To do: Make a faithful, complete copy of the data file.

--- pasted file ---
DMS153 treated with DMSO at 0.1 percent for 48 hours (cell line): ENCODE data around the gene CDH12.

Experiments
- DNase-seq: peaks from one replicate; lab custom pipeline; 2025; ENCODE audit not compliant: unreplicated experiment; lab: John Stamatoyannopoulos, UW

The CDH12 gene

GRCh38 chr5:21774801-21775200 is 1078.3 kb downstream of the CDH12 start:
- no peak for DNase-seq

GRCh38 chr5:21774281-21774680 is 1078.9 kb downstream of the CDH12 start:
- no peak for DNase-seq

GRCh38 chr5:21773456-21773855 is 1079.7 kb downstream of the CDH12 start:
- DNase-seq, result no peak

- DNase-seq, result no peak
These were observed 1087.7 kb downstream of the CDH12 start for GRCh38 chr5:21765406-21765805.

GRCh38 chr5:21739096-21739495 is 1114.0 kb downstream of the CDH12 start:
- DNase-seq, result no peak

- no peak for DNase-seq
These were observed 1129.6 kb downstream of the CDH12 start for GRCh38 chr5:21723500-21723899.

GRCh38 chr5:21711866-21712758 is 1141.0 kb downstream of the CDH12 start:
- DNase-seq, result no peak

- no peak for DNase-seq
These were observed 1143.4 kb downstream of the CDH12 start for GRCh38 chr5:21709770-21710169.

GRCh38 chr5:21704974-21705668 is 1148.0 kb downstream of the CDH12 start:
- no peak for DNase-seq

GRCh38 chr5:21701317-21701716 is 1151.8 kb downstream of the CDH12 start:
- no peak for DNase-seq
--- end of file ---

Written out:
DMS153 treated with DMSO at 0.1 percent for 48 hours (cell line): ENCODE data around the gene CDH12.

Experiments
- DNase-seq: peaks from one replicate; lab custom pipeline; 2025; ENCODE audit not compliant: unreplicated experiment; lab: John Stamatoyannopoulos, UW

The CDH12 gene

GRCh38 chr5:21774801-21775200 is 1078.3 kb downstream of the CDH12 start:
- no peak for DNase-seq

GRCh38 chr5:21774281-21774680 is 1078.9 kb downstream of the CDH12 start:
- no peak for DNase-seq

GRCh38 chr5:21773456-21773855 is 1079.7 kb downstream of the CDH12 start:
- DNase-seq, result no peak

- DNase-seq, result no peak
These were observed 1087.7 kb downstream of the CDH12 start for GRCh38 chr5:21765406-21765805.

GRCh38 chr5:21739096-21739495 is 1114.0 kb downstream of the CDH12 start:
- DNase-seq, result no peak

- no peak for DNase-seq
These were observed 1129.6 kb downstream of the CDH12 start for GRCh38 chr5:21723500-21723899.

GRCh38 chr5:21711866-21712758 is 1141.0 kb downstream of the CDH12 start:
- DNase-seq, result no peak

- no peak for DNase-seq
These were observed 1143.4 kb downstream of the CDH12 start for GRCh38 chr5:21709770-21710169.

GRCh38 chr5:21704974-21705668 is 1148.0 kb downstream of the CDH12 start:
- no peak for DNase-seq

GRCh38 chr5:21701317-21701716 is 1151.8 kb downstream of the CDH12 start:
- no peak for DNase-seq